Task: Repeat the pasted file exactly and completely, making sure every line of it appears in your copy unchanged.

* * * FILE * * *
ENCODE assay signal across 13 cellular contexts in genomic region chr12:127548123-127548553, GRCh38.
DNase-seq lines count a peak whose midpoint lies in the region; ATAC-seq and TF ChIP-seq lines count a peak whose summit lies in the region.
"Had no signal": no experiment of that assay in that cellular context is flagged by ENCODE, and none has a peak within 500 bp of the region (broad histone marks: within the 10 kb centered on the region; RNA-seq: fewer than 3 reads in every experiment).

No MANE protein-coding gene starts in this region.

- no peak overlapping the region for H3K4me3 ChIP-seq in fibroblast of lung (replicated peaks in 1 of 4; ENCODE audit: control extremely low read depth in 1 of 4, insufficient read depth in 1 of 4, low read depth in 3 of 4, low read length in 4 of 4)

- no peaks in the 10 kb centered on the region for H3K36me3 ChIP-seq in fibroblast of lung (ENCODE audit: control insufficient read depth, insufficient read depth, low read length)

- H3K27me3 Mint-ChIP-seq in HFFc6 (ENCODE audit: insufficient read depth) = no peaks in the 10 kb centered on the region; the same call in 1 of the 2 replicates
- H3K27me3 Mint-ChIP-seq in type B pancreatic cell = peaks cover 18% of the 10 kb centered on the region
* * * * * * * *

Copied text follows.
ENCODE assay signal across 13 cellular contexts in genomic region chr12:127548123-127548553, GRCh38.
DNase-seq lines count a peak whose midpoint lies in the region; ATAC-seq and TF ChIP-seq lines count a peak whose summit lies in the region.
"Had no signal": no experiment of that assay in that cellular context is flagged by ENCODE, and none has a peak within 500 bp of the region (broad histone marks: within the 10 kb centered on the region; RNA-seq: fewer than 3 reads in every experiment).

No MANE protein-coding gene starts in this region.

- no peak overlapping the region for H3K4me3 ChIP-seq in fibroblast of lung (replicated peaks in 1 of 4; ENCODE audit: control extremely low read depth in 1 of 4, insufficient read depth in 1 of 4, low read depth in 3 of 4, low read length in 4 of 4)

- no peaks in the 10 kb centered on the region for H3K36me3 ChIP-seq in fibroblast of lung (ENCODE audit: control insufficient read depth, insufficient read depth, low read length)

- H3K27me3 Mint-ChIP-seq in HFFc6 (ENCODE audit: insufficient read depth) = no peaks in the 10 kb centered on the region; the same call in 1 of the 2 replicates
- H3K27me3 Mint-ChIP-seq in type B pancreatic cell = peaks cover 18% of the 10 kb centered on the region